A subtitled dark comedy with an original title of Sykt Lykkelig set in the frigid Norwegian backwoods may not be keywords to describe an American chart-topping blockbuster hit. They do however, describe Norway’s contender for next year’s Best Foreign Language Film Oscar, an award that counts Amélie and Pan’s Labyrinth among its recipients.

First-time director Anne Sewitsky produced an unpredictably witty movie that thematically addresses serious issues such as infidelity, homosexuality, loneliness and racism. These all may sound pretty weighty for something that’s supposed to be funny, but with the support of an enchanting cast backed by impressive writing, Happy, Happy will have you laughing as you root for all of the main characters despite their respective shortcomings (They also live where snowflakes seem to ceaselessly drop from the sky, thickly covering everything in sight so you don’t really blame them too much anyway.).

Kaja, played charmingly by Agnes Kittelsen, endears with her trying smile and unwavering effort to make herself, and everyone around her, happy. As the movie proves however, shit happens even to eternal optimists. Growing up from one foster home to another, Kaja ends up with a husband who refuses to have sex with her, resulting in a yearlong dry spell blamed on a past bout with a yeast infection.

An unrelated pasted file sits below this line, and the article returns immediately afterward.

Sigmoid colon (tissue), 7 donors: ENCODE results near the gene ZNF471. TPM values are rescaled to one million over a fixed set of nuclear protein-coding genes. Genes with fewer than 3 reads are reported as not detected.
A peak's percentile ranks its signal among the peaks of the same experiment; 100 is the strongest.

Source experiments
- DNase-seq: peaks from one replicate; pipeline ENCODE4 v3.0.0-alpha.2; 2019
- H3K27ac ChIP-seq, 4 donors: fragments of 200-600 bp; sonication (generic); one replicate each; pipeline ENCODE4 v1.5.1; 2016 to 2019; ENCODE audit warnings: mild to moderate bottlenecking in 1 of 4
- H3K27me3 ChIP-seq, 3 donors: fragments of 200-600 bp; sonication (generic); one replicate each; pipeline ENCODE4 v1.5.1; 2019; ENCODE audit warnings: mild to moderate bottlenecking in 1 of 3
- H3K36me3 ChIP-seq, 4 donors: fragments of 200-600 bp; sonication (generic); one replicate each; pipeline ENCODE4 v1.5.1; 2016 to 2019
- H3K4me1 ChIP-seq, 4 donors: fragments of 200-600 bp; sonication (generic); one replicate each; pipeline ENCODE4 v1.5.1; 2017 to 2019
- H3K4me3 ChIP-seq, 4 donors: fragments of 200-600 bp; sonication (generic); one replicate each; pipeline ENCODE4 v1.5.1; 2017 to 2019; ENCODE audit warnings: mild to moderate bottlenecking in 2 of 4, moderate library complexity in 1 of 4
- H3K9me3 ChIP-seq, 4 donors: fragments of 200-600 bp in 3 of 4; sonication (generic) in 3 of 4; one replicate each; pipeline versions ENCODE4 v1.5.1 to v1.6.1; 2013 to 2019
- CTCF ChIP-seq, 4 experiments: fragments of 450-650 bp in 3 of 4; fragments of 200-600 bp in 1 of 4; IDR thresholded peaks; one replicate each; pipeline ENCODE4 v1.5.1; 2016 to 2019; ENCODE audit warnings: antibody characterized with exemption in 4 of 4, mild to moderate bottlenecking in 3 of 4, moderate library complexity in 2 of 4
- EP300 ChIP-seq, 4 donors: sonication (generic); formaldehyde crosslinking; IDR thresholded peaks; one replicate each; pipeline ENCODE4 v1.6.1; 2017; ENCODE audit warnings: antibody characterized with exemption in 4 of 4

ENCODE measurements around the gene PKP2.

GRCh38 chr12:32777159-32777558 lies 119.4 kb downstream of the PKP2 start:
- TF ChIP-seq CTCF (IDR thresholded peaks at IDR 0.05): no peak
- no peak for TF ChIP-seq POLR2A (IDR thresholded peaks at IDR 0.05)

Things start to go her way when she falls in the arms of her new, married next-door neighbor, but despite enthusiastic offers and acts of fellatio, Kaja never really gets what she deservingly wants in return from the people she cares for. A side plotline between Kaja and her husband’s son and their new neighbors’ adopted child makes you wince in discomfort (Some scenes bring light laughter followed by self-imposed shame.), but it eventually redeems itself with a hopeful conclusion.

Happy, Happy delivers the goods, but as most dark comedies go, the casual spectator must endure moments of seemingly endless uneventful scenes. It’s smart, but not quite as stylistically alluring as Amélie nor as awe-inspiring as Pan’s Labyrinth. It is a lovely film in its own right just going by the amazing talents behind it, and if you’re ever in the mood to see a quirky Norwegian sex comedy, then this film is your best bet – just don’t expect a double dose of “haha” happy by the end of it.

Happy, Happy releases in select theaters Sept. 16.